This Famous House Just Got Even More Mysterious

If you're curious about curiosities, you may have heard that a new room was discovered in one of America's most bizarre landmarks. If, however, your hobbies are a little easier to explain to polite company, you're probably just wondering what the Winchester Mystery House is in the first place. The short answer is that it's a mansion formerly belonging to Sarah Winchester, a widow with access to the massive Winchester rifle fortune. The long answer? Well, that takes some explaining. So let's take a trip down one of history's weirder paths, shall we? It seems like the right time to do it.

Sarah Pardee, who would eventually become Sarah Winchester, was born in the mid-19th century in Connecticut. She married the son of the manufacturer of Winchester repeating rifle in 1862. Four years later, however, Sarah was heartbroken after her infant daughter passed away, and when her husband died suddenly from tuberculosis in 1881, her depression worsened. According to rumor, Sarah visited a psychic who said her family was cursed by the spirits of everyone killed by Winchester rifles — an alarming prospect in the first place, but considering the rifles' use in the Civil War, that's quite a few spirits to worry about.

She and her sister moved to San Jose, Calif., where Sarah used the vast inheritance she received from her husband (more than $20 million, a virtually limitless amount at the time) to begin construction on a mansion. But this isn't your ordinary millionaire's estate. For one thing, construction never stopped.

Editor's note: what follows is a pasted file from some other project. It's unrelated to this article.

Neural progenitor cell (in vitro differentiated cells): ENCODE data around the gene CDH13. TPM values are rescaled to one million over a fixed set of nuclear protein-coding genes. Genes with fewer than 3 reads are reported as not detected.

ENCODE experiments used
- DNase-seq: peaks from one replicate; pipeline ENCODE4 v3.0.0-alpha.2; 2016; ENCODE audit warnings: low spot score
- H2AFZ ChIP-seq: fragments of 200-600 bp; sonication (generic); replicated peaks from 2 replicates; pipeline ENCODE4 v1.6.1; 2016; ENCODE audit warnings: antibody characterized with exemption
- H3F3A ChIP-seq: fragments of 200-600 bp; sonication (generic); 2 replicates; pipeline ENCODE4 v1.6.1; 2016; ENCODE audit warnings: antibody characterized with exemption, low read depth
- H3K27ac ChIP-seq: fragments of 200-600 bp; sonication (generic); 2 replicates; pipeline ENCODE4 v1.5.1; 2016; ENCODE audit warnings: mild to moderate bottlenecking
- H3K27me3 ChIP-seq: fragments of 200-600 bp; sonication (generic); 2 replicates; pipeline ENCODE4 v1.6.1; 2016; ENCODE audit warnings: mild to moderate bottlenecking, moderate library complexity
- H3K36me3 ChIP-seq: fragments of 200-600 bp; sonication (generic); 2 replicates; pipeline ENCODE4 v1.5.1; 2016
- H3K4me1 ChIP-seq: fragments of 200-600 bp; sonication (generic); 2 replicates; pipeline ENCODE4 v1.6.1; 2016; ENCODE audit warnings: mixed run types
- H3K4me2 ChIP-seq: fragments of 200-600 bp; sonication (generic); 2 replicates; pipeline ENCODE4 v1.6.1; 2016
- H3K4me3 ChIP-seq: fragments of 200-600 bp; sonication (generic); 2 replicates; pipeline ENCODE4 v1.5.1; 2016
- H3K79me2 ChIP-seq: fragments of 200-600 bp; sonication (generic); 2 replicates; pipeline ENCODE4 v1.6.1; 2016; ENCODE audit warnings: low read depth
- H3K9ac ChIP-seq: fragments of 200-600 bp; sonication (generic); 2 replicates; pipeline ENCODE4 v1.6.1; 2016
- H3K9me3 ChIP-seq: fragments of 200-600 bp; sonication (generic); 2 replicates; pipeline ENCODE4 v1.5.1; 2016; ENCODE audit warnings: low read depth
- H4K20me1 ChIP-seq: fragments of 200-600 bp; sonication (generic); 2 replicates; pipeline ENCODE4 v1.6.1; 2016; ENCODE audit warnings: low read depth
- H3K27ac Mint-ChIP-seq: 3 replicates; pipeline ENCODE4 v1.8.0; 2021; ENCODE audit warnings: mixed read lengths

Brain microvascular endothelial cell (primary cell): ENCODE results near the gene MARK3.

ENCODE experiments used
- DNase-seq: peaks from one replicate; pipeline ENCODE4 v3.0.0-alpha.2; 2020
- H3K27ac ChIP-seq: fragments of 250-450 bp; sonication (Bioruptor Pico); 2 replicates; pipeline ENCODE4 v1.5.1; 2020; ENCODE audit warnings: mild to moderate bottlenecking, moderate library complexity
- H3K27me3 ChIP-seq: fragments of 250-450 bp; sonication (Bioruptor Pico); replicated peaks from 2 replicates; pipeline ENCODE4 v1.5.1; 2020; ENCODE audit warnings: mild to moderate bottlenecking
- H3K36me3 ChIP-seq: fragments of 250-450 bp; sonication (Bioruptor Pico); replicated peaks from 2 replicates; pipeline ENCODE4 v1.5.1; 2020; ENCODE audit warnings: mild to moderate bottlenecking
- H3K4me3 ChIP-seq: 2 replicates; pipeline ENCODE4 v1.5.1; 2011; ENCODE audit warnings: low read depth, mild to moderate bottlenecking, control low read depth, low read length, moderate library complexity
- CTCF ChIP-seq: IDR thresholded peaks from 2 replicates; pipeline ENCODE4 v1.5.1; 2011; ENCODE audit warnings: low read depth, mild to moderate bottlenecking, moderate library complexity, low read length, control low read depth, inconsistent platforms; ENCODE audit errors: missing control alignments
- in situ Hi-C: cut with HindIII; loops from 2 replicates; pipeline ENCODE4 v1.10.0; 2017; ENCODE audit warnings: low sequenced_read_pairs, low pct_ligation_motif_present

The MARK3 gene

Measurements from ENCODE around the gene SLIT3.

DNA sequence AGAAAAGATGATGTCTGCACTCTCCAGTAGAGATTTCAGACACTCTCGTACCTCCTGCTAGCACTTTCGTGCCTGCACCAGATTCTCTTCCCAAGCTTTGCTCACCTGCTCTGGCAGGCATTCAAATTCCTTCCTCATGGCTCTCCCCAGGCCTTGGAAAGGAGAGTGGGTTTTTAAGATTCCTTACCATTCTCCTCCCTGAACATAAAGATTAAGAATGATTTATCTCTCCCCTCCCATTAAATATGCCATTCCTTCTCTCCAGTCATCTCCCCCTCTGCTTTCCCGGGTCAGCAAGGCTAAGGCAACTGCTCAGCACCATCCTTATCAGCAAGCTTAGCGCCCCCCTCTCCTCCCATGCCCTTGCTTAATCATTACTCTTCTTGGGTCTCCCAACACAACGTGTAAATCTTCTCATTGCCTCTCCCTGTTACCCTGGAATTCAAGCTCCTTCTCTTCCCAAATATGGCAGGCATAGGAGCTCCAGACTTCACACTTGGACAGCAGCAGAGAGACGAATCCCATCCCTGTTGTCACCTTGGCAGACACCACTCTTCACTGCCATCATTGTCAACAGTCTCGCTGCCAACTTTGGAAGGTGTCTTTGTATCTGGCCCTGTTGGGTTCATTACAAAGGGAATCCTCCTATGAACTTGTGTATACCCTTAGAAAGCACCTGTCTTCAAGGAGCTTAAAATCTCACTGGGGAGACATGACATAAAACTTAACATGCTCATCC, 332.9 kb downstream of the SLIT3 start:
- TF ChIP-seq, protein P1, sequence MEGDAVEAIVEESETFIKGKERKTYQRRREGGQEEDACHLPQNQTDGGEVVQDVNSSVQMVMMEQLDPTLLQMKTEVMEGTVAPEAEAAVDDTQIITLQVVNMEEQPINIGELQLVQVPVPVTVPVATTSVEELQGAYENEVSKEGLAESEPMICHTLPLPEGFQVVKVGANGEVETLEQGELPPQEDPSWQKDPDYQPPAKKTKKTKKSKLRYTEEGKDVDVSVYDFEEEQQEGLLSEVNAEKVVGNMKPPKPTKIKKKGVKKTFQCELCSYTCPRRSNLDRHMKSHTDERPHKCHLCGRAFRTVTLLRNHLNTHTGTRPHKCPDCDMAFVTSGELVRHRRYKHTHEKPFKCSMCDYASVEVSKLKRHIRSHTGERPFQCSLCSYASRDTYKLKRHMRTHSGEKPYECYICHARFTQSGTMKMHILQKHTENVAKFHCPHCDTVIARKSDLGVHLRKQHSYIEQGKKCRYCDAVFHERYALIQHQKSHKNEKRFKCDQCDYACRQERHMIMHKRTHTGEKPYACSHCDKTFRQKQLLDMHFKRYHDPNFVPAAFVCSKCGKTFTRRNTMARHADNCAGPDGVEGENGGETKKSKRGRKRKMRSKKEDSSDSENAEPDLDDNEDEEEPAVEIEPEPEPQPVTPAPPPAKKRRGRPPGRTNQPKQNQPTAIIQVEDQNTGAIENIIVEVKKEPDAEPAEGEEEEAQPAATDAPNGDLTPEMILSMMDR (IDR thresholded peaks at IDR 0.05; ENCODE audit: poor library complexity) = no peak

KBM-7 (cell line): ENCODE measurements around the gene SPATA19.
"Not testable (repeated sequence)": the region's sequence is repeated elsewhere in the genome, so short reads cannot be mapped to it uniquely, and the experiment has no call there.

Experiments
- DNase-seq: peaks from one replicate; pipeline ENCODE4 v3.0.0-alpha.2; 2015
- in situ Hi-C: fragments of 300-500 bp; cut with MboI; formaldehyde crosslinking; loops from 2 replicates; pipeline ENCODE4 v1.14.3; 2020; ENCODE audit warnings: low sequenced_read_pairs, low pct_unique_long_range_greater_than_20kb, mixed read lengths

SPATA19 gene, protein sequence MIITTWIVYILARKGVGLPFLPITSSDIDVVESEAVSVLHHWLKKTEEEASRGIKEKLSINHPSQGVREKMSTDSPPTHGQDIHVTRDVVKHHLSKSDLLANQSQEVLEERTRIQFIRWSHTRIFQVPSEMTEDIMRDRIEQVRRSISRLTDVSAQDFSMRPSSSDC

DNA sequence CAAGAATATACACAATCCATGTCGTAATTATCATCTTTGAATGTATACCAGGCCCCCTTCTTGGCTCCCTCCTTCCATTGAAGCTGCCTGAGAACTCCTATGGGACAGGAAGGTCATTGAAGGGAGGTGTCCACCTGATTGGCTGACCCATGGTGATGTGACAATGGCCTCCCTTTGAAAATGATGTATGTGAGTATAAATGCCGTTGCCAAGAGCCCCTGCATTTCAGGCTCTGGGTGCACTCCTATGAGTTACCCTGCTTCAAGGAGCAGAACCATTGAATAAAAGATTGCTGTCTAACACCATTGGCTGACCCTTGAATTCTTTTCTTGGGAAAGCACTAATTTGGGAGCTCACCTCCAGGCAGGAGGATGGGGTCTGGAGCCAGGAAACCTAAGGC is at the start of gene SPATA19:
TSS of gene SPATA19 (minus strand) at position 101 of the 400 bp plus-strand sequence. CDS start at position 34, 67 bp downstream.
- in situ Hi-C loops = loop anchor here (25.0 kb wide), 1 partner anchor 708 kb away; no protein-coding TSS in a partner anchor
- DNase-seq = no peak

It's possible that Sarah's obsession with building and rebuilding was driven by grief and an interest in architecture. According to rumors, however, she was following the New England psychic's instructions: Supposedly, Sarah was told that the only way to avoid being the curse's next victim was to construct a house for herself and the angry spirits. As long as she never stopped building or so the story goes the spirits would leave her alone.

Whatever the reason, though, the house was continually renovated until Sarah's death in 1922. By the time she passed away, the Winchester House had become an eccentric landmark. Built in the Victorian style, the mansion was seven stories tall, with at least at least 161 rooms; it included 13 bathrooms, six kitchens, 47 fireplaces, 2,000 doors, and 10,000 windows. (Today, after all the renovations and several earthquakes, the mansion is four stories.) The layout is labyrinthine — some staircases lead nowhere, secret passageways run through the halls, some doors open into walls or dead space, and all sorts of other architectural oddities add to the strangeness of the place.

Yep, that's a door that just opens up into empty space on the second floor. Yep, it's called the Door to Nowhere. See what I mean?

What's more, the Winchester House is so elaborate that nearly a century after Sarah's death, they're still finding rooms. On Monday, a local ABC News station reported that a new room had been discovered and would be open to the public. The home's preservation team found the room, an attic space that was boarded up after Sarah was trapped in the room during a 1906 earthquake. Inside the room, the team found a pump organ, Victorian couch, dress form, sewing machine, and paintings.

The moral of the story? Just when you think the world can't get any weirder, it does.

For information about visiting, check out the Winchester Mystery House's official website.

Images: Wikimedia Commons (3)